5 On Your Side investigates: The mess with MetroLink

For some it's a frustration, for many, it's turned dangerous.

“It's bad man, it's just bad,” exclaimed commuter Jerry Brown. “When (there is) stuff going on on the train they ain't nowhere to be seen.”

‘They’ are security and without them, Brown claims his commute has been compromised.

“Coming back at night, 11, 12 o'clock at night,” he says, “these youngsters on there, they're shooting folks and carrying on, man, and jumping on people. From Maplewood station to Central West End-- no security!”

As a result, Brown says that lately he's turned down shifts in the suburbs because he's not sure he'll make it back to his home in the city.

“One of my supervisor(s) asked me to come out to that building to work again. I told him “Man, I'm paranoid. I don't want to catch that train out there no more.”

Brown isn’t alone.

“I would love to have a day soon where I would want to take my family to do something fun in St. Louis,” says Mack Bradley.

He served on former St. Louis Mayor Francis Slay's Commission on Violent Crime in 2016. But back in 1993, he and his family were among the first to ride the new trains.


Yet, after more than 20 years of advocating for MetroLink, Mack says right now, he won't let them ride it.

“Clearly as a region we're not rich enough to invest so much money in a system that doesn't work the way it's supposed to work,” said Mack. “We need it and we need it to work the way it was intended to work.”

So is security on MetroLink really that problematic?

When we went to visit various rail stops and platforms at peak hours, we saw a guard on just about every platform.

In addition, Metro says they have guards patrolling the trains too, sometimes using undercover officers.

But that's during peak travel times.

So 5 On Your Side Investigates used St. Louis City, and County crime information related to Metro, crunched the numbers, and found that in Missouri aggravated assaults on MetroLink quadrupled in a four-year period.

Our analysis also revealed the five riskiest stops for travelers, the stops where the most serious crimes occur.

They are:

a) The Central West End station, located next to Barnes-Jewish Hospital
b) The Forest Park-DeBaliviere station
c) The Civic Center station
d) The Delmar Loop stop
e) The North Hanley station

So we went to talk with Bi-State Development, the two-state agency that runs MetroLink.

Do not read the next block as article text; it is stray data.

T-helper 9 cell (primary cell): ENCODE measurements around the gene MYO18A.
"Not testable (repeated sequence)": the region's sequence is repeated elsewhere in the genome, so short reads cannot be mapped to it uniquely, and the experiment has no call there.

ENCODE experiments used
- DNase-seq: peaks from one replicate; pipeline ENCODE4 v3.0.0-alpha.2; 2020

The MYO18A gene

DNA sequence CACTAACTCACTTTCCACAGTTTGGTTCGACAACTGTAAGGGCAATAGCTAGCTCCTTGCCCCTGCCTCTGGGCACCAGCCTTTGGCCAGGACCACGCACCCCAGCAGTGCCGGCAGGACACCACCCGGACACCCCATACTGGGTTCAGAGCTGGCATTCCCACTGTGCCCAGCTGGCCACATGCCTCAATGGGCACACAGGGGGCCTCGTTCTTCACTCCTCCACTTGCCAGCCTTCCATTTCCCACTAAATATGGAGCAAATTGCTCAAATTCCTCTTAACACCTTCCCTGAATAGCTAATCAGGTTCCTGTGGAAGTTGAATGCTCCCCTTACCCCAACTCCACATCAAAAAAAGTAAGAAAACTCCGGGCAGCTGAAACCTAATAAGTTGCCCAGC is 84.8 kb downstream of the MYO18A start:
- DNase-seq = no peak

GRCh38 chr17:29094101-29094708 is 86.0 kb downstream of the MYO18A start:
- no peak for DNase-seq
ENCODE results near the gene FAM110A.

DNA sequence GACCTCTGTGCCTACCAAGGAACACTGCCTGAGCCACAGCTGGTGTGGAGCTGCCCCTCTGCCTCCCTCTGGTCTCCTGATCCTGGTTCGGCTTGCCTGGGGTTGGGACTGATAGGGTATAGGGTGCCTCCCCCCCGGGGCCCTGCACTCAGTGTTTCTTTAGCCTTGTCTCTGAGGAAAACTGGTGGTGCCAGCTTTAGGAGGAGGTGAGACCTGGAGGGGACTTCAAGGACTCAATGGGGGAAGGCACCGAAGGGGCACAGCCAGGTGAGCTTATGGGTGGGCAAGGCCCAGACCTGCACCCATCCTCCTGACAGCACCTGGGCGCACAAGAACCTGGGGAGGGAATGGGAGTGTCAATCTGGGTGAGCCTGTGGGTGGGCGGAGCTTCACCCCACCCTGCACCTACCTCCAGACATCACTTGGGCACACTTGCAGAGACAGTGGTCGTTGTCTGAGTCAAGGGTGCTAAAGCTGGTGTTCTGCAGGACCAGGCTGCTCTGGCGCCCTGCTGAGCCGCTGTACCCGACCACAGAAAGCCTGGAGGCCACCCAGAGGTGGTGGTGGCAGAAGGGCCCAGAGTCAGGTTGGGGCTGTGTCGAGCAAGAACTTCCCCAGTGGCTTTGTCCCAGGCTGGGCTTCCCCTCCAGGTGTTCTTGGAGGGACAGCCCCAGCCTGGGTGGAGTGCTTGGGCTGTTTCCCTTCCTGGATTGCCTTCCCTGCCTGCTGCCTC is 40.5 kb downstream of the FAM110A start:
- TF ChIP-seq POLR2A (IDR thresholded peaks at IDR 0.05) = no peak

There CEO John Nations told us, “Here at Bi-State we are doing everything we can to make it safe.”

Unlike transit systems in other cities that have their own security force, Bi-State is required by law to use a partnership that is a patchwork of police agencies.

Handling the Missouri side is the Lambert police and the St. Louis County and the City police. In Illinois, it’s
the St. Clair County Sheriff's Department. In addition, Metro employs armed and unarmed private security guards.

Casey Nolen: “People look to you for security but you don't really control security. Is that accurate?”
Nations: “That's been accurate from the beginning.”
Casey Nolen: “Is this the best way to run a light rail?”
Nations: “Well, I think that people are realizing around the region that there are issues with the security and data.”

Just this week, St. Louis County announced new security measures for MetroLink, including a task force with officers deputized to work across multiple jurisdictions while patrolling the rail line. They also mentioned the possibility of other changes like turnstiles.

But for those who rely on the rail system, that announcement is just talk until something actually changes.

“They need to do something about this security,” said commuter Brown.

The plan announced by St. Louis County, to reorganize policing and security of the rail line, is a little light on details and no one can tell us exactly when it will go into action, except to say some aspects should be coming soon.

However, 5 On Your Side will stay on the story and let you know as soon as we know.

© 2017 KSDK-TV


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